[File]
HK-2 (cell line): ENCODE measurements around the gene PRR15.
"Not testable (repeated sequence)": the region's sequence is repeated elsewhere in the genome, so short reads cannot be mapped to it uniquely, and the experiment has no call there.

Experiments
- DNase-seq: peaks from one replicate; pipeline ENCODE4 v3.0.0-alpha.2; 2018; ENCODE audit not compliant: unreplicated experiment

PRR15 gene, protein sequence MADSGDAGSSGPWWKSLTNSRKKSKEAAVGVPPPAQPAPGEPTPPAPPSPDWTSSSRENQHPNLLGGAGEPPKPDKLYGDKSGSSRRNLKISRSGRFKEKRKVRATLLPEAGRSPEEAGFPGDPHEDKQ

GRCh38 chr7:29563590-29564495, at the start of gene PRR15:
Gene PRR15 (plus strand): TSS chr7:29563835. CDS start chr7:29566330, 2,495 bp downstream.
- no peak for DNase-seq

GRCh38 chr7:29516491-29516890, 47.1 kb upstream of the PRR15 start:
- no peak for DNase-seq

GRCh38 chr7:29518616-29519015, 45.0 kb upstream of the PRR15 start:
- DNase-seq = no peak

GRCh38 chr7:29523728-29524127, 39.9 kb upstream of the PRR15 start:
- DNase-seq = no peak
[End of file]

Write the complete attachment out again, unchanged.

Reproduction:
HK-2 (cell line): ENCODE measurements around the gene PRR15.
"Not testable (repeated sequence)": the region's sequence is repeated elsewhere in the genome, so short reads cannot be mapped to it uniquely, and the experiment has no call there.

Experiments
- DNase-seq: peaks from one replicate; pipeline ENCODE4 v3.0.0-alpha.2; 2018; ENCODE audit not compliant: unreplicated experiment

PRR15 gene, protein sequence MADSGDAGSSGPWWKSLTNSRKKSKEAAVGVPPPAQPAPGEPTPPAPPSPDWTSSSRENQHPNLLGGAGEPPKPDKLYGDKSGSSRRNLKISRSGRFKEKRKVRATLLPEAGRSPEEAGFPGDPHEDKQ

GRCh38 chr7:29563590-29564495, at the start of gene PRR15:
Gene PRR15 (plus strand): TSS chr7:29563835. CDS start chr7:29566330, 2,495 bp downstream.
- no peak for DNase-seq

GRCh38 chr7:29516491-29516890, 47.1 kb upstream of the PRR15 start:
- no peak for DNase-seq

GRCh38 chr7:29518616-29519015, 45.0 kb upstream of the PRR15 start:
- DNase-seq = no peak

GRCh38 chr7:29523728-29524127, 39.9 kb upstream of the PRR15 start:
- DNase-seq = no peak